Multibeam Echo Sounder


The Multibeam Echo Sounder is an important device used in oceanographic research, designed to map ocean floor with a very high resolution and accuracy. It takes advantage of the physical properties of water, which is particularly efficient in transmitting sound waves, to being able to accurately measure the return time of a sound pulse emitted by a transducer, which is a function of distance. By a fairly complicated beaming technology and real time Fourier transformation done by a dedicated computer, the system is able to sweep a reasonably wide portion of the ocean floor directly underneath the ship. The trajectory of the cruise path is then designed to scan back and forth a certain portion of the sea in order to build an extensive map. In general, given the high costs of a typical expedition, ship routes are never repeated so that a increasingly complete database of the ocean floor can be constructed over the years.

Operational details

Mounted underneath the ship a series of transducers (acoustic waves transmitter and receiver) are installed so that the scanning angle of the transmitter transducer is perpendicular to the ship movement. The transmitting transducers are at equidistance between each other so that when a pulsing is emitted, an interference pattern is constructed such that it is possible for the receiver transducer to identify the direction of the returning beam therefore allowing a wide angle scanning. Each unit of the transmitter transducer emits a sound pulse with a specific frequency between 11khz to 12khz. The receiver will know from which transmitter the pulse was send by measuring the frequency therefore correctly identify the return timing for each pulse.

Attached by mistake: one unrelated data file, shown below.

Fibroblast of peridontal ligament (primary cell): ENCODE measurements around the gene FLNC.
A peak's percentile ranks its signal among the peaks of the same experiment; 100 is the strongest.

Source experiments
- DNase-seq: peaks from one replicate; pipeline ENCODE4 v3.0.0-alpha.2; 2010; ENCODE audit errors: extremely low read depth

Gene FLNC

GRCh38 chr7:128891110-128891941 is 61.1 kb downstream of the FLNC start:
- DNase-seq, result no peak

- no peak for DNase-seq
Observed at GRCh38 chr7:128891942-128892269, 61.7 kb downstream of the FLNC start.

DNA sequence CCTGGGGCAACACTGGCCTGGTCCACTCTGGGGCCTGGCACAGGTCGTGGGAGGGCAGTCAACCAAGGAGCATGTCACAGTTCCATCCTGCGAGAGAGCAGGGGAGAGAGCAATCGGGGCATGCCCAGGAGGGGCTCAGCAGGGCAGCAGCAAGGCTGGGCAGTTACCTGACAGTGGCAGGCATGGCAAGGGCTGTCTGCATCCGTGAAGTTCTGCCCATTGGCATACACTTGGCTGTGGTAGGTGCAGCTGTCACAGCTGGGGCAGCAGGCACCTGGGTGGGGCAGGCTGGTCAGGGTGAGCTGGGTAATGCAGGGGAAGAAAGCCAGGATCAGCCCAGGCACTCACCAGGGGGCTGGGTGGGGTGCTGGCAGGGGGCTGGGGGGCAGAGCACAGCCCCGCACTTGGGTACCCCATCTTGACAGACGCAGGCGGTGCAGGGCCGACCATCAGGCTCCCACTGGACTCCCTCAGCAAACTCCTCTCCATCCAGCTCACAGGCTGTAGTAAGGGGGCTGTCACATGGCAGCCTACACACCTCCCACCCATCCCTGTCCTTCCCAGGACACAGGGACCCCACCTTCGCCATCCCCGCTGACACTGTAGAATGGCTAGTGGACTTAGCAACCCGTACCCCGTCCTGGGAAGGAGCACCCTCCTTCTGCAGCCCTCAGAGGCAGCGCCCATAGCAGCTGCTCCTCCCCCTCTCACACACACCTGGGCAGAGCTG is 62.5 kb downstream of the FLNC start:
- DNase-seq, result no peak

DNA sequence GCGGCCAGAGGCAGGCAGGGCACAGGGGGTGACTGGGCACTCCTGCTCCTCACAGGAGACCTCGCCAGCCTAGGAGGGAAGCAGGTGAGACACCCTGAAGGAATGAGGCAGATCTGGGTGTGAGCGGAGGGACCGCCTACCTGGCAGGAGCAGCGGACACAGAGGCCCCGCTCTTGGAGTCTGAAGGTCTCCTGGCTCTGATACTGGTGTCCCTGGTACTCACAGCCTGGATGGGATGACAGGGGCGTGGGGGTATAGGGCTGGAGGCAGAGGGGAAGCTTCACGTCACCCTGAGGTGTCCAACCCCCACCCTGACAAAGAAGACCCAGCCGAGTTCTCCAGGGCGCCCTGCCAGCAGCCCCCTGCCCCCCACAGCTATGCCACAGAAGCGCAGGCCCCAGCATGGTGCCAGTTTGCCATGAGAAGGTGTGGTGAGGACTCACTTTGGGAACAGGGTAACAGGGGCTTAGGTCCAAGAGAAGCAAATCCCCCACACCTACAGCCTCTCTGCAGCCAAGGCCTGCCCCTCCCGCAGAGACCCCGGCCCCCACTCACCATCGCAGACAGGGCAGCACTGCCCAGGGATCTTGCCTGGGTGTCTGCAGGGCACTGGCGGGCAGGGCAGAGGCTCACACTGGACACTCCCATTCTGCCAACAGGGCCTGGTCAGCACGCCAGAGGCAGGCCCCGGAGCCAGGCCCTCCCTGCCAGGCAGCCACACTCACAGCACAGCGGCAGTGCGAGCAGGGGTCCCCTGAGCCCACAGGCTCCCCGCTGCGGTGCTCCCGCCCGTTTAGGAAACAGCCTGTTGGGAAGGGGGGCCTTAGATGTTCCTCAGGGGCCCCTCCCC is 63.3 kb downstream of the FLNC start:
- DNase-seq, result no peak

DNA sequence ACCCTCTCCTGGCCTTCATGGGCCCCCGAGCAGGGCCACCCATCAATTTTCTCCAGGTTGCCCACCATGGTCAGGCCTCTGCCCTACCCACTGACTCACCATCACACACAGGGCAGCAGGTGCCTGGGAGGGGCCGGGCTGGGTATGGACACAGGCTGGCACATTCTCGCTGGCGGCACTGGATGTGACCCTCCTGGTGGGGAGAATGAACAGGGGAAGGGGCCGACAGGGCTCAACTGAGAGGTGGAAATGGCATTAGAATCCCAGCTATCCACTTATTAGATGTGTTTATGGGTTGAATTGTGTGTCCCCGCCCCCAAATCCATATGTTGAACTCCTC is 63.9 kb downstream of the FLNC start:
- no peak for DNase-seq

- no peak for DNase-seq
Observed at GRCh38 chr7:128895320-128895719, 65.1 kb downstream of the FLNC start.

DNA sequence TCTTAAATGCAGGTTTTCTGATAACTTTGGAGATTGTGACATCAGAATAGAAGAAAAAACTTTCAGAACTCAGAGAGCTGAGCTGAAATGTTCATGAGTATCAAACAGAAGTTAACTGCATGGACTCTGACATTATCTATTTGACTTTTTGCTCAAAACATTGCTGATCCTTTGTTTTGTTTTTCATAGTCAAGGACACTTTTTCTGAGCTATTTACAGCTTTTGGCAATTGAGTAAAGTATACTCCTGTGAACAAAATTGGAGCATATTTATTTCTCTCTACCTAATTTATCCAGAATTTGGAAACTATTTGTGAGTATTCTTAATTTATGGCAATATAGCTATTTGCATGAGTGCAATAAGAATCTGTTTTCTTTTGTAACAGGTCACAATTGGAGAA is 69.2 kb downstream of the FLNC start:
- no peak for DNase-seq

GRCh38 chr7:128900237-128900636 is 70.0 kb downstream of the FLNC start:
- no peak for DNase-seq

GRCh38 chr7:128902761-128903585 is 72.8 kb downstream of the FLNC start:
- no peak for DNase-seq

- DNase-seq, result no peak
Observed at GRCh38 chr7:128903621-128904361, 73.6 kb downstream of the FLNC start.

The whole system is extremely sensitive, with the potential to measure depth with the accuracy of less than a meter. In order to achieve such accuracy, a suite of motion sensor on the ship are needed to track the ship position, tilt, pitch, yaw, roll to a high degree in order to cancel out the anomalies introduced by the ship movement.

Data analyses

The data acquired is then processed by a dedicated machine with special software and transformed into a 3D representation of the sea bed. Often certain degree of editing is required to clean up the bad pins resulting from inaccuracies or interferences.

Kongsberg EM122 Specification

  • Depth range from 20 to 11000 m
  • Swath width up to 6 times water depth/30 km
  • Focused beams for transmission and reception
  • High density and multiping modes for increased resolution
  • Up to 864 sounings per ping
  • Yaw, pitch and roll compensation and stabilization
  • High accuracy
  • Seabed image (sidescan) data display and recording
  • Water column data display and recording
  • Modular design, beamwidths 0.5 to 4 degrees
  • Dual and triple frequency versions possible
  • Integrated sub-bottom pro ler available
  • Mammal protection